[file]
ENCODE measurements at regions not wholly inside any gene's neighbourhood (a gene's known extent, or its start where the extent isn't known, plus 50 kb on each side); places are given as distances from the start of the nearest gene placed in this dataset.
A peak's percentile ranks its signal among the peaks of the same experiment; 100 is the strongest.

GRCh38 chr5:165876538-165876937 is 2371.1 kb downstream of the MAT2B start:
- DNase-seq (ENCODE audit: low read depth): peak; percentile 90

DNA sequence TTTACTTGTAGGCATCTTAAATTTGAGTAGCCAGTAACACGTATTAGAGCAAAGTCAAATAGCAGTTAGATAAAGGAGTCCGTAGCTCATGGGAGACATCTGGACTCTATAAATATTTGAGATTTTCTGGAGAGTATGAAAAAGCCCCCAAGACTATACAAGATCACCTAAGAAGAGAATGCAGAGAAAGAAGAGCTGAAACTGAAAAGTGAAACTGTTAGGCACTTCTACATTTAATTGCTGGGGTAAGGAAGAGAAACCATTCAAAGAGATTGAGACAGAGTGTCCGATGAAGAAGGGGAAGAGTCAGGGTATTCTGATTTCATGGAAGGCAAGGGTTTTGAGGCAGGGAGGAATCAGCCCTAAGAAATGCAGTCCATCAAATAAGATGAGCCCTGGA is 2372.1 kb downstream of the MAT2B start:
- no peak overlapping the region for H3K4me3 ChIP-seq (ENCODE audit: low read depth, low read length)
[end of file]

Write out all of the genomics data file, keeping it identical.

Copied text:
ENCODE measurements at regions not wholly inside any gene's neighbourhood (a gene's known extent, or its start where the extent isn't known, plus 50 kb on each side); places are given as distances from the start of the nearest gene placed in this dataset.
A peak's percentile ranks its signal among the peaks of the same experiment; 100 is the strongest.

GRCh38 chr5:165876538-165876937 is 2371.1 kb downstream of the MAT2B start:
- DNase-seq (ENCODE audit: low read depth): peak; percentile 90

DNA sequence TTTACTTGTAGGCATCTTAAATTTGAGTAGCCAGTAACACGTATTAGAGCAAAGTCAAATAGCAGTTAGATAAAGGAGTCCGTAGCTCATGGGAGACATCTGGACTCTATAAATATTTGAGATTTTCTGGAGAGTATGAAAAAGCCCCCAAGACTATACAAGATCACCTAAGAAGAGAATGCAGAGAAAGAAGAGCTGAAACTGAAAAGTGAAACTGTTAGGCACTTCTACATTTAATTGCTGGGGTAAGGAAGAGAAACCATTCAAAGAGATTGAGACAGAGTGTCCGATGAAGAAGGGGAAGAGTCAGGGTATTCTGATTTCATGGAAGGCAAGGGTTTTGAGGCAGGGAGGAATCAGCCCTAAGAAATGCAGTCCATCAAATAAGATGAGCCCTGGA is 2372.1 kb downstream of the MAT2B start:
- no peak overlapping the region for H3K4me3 ChIP-seq (ENCODE audit: low read depth, low read length)